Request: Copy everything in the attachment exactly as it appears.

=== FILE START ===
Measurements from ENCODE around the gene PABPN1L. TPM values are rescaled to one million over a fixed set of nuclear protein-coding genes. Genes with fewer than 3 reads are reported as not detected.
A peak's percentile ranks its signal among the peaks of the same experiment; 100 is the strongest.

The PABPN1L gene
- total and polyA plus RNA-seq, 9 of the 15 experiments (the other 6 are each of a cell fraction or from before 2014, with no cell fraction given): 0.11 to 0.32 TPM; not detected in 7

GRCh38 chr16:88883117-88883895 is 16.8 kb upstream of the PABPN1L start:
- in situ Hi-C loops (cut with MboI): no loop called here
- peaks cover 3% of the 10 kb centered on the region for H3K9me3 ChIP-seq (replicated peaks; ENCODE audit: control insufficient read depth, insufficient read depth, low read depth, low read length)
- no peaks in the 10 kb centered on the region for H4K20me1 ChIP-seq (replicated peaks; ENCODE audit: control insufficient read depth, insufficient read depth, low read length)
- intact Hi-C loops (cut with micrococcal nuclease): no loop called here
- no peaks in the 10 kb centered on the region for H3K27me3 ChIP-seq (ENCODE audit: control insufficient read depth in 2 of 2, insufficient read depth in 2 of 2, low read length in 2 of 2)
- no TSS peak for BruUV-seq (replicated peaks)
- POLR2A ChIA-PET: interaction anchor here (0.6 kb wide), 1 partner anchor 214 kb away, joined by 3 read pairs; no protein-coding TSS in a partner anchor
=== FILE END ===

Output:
Measurements from ENCODE around the gene PABPN1L. TPM values are rescaled to one million over a fixed set of nuclear protein-coding genes. Genes with fewer than 3 reads are reported as not detected.
A peak's percentile ranks its signal among the peaks of the same experiment; 100 is the strongest.

The PABPN1L gene
- total and polyA plus RNA-seq, 9 of the 15 experiments (the other 6 are each of a cell fraction or from before 2014, with no cell fraction given): 0.11 to 0.32 TPM; not detected in 7

GRCh38 chr16:88883117-88883895 is 16.8 kb upstream of the PABPN1L start:
- in situ Hi-C loops (cut with MboI): no loop called here
- peaks cover 3% of the 10 kb centered on the region for H3K9me3 ChIP-seq (replicated peaks; ENCODE audit: control insufficient read depth, insufficient read depth, low read depth, low read length)
- no peaks in the 10 kb centered on the region for H4K20me1 ChIP-seq (replicated peaks; ENCODE audit: control insufficient read depth, insufficient read depth, low read length)
- intact Hi-C loops (cut with micrococcal nuclease): no loop called here
- no peaks in the 10 kb centered on the region for H3K27me3 ChIP-seq (ENCODE audit: control insufficient read depth in 2 of 2, insufficient read depth in 2 of 2, low read length in 2 of 2)
- no TSS peak for BruUV-seq (replicated peaks)
- POLR2A ChIA-PET: interaction anchor here (0.6 kb wide), 1 partner anchor 214 kb away, joined by 3 read pairs; no protein-coding TSS in a partner anchor